NASA has delayed the planned launch of its new planet-hunting Kepler spacecraft next week by one day to allow time for extra rocket checks after the agency's latest satellite crashed into ocean on Tuesday.

The nearly \$600 million Kepler mission is now slated to blast off from the Cape Canaveral Air Force Station in Florida on March 6 at 10:49 p.m. EST (0349 March 7 GMT), NASA officials announced late Thursday.

The extra day gives NASA engineers more time to double check systems on the protective clamshell-like shroud at the nose of the Kepler spacecraft's Delta 2 rocket to ensure they will work properly.

#### Gnosis

NASA and its blatant understatement: “We have had an anomaly”.

Calling that scenario an “anomaly” is merely a futile attempt to cushion the severity of the catastrophic losses that just occurred to the spacecraft, as well as dozens of employee vehicles and launch pad property. I'm sorry, but an “anomaly” just doesn’t cut it.

One sock coming out of the wash with a slightly different tint than its mate is an “anomaly”. These are two events that differ substantially in their extremes.

Perhaps the NASA orator should look under ‘O’ in the dictionary and rephrase accordingly.

“The spacecraft has just been “Obliterated” via an unscheduled detonation of its main engines and fuel tanks, and since the parking lot accommodating employee vehicles is currently in the process of being incinerated, many of you will need to make different arrangements for your ride home today.”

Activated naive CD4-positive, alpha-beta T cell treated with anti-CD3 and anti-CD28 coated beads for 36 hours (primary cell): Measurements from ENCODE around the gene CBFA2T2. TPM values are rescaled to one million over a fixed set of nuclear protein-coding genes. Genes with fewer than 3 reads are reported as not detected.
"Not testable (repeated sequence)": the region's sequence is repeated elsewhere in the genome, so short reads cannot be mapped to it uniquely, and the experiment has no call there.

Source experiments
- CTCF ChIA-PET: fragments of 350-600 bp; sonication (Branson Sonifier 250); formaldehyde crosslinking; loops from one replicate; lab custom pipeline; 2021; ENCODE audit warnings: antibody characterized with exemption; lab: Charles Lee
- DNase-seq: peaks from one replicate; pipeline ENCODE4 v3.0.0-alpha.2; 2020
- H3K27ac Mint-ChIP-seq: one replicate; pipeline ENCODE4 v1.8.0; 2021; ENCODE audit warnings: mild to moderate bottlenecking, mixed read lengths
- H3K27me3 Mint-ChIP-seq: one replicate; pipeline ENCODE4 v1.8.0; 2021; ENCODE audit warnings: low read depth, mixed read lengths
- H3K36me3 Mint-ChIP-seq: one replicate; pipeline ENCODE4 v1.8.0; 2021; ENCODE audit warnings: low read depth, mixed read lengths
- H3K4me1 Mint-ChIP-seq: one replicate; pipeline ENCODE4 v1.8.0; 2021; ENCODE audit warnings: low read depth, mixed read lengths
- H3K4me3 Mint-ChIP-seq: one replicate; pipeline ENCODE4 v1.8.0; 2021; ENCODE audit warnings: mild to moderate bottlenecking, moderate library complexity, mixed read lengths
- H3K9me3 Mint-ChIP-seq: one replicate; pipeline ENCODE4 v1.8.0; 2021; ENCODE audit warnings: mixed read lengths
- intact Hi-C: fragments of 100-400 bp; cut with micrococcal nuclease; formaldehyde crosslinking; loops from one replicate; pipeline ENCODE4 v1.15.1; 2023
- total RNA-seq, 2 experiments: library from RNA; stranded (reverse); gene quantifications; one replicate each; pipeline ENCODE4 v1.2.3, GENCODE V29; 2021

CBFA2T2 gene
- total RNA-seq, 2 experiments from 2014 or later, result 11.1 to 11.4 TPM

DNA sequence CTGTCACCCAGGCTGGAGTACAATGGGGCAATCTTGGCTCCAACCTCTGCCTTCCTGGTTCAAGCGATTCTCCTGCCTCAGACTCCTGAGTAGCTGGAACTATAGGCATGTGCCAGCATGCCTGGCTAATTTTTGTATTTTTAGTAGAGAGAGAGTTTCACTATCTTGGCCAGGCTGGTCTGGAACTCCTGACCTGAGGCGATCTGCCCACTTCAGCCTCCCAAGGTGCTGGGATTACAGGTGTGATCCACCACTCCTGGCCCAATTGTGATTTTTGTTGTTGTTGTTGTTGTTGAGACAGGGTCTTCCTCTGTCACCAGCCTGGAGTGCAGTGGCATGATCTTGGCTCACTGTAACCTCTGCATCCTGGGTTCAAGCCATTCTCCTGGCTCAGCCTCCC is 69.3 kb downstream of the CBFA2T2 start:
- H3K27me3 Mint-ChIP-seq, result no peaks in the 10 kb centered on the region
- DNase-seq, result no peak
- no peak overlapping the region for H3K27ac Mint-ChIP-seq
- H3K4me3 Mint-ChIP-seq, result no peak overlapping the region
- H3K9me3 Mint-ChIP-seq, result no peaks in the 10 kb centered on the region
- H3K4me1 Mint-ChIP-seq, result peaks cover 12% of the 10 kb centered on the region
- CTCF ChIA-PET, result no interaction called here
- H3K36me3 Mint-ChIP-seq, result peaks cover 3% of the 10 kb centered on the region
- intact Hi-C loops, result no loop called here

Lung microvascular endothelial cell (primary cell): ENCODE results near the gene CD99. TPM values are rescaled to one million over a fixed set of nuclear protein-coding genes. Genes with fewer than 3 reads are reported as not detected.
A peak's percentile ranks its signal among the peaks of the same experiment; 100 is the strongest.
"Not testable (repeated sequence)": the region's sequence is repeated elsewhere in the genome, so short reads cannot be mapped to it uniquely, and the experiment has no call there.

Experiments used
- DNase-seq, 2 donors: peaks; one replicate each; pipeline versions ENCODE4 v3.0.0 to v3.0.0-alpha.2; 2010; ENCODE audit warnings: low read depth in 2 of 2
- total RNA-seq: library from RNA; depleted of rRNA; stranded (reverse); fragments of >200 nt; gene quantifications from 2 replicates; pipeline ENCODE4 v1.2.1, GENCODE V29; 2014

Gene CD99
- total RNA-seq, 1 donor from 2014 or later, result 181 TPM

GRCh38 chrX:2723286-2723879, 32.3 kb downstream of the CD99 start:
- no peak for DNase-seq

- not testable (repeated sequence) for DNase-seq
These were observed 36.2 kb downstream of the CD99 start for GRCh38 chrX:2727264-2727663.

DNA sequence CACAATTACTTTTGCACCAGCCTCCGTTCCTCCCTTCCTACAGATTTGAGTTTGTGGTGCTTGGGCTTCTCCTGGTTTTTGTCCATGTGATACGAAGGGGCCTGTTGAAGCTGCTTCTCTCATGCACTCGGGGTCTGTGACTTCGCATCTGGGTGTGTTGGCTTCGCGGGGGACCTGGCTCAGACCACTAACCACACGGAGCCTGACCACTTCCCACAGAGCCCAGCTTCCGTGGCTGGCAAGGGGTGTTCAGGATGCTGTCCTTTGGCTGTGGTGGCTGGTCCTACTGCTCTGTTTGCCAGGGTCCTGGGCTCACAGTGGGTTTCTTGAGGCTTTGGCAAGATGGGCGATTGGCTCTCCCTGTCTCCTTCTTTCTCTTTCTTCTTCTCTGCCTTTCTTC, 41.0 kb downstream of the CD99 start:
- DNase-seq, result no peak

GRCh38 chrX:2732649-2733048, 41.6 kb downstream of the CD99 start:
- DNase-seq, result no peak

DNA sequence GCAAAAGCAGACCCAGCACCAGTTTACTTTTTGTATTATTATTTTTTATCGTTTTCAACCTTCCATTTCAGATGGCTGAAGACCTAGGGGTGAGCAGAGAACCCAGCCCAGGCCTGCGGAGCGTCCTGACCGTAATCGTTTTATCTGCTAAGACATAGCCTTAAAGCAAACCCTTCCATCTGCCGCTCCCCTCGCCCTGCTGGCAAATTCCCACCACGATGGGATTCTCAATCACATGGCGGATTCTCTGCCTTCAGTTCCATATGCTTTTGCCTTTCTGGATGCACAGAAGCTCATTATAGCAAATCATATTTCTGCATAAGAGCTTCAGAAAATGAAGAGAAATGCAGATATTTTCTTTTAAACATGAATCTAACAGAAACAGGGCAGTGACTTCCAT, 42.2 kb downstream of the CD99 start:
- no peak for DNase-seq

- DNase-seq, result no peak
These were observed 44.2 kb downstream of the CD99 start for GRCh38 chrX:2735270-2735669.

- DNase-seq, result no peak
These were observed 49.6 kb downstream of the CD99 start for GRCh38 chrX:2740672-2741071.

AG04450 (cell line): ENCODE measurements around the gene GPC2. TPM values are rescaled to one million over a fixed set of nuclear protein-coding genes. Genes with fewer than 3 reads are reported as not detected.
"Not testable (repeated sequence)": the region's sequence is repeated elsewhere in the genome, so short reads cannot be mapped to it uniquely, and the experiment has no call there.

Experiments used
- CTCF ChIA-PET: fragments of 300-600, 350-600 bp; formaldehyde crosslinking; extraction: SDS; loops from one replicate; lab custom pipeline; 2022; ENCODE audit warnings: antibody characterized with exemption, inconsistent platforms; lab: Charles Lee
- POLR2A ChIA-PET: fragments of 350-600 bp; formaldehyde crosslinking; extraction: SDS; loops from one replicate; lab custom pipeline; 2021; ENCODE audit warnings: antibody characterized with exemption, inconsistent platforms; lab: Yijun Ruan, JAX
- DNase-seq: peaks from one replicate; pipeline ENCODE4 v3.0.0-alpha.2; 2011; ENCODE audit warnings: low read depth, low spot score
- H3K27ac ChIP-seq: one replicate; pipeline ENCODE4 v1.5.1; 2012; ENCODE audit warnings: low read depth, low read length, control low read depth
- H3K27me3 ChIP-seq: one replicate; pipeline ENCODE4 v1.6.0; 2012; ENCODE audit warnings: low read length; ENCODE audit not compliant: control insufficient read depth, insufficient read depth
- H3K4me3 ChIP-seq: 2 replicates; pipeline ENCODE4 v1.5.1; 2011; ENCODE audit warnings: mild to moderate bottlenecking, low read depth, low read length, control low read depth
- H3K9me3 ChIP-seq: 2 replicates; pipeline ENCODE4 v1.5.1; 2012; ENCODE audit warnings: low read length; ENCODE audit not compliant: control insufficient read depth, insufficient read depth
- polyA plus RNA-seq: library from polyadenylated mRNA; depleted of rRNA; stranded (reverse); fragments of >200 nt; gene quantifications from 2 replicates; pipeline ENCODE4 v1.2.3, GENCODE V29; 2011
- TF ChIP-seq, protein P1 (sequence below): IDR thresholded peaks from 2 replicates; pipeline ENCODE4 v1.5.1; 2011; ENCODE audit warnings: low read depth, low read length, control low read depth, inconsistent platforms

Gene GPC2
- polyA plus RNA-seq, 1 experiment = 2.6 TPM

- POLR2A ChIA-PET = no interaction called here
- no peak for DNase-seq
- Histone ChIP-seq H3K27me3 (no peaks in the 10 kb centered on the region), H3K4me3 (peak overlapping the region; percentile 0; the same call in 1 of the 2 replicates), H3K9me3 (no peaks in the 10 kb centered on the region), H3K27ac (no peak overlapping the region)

#### mgb_phys

Homework Helper
NASA and its blatant understatement: “We have had an anomaly”.
It does make sense in that kind of high stress environment.
At that point all they know is that they aren't getting telemetry - that could be for lots of reasons, you don't want to shout "oh-no-it's blown up" before you know it has because then other people might shut off systems or close data links that you still need.

There was a crash at Schipol a few years a go where a couple of engines fell off a 747 - the pilot reported 'we have lost an engine', which ATC took to mean an engine wasn't functioning = not a big deal on a 4 engine jumbo - so there was no real problem in directing them to circle over a heavily populated region on the way back to the airport.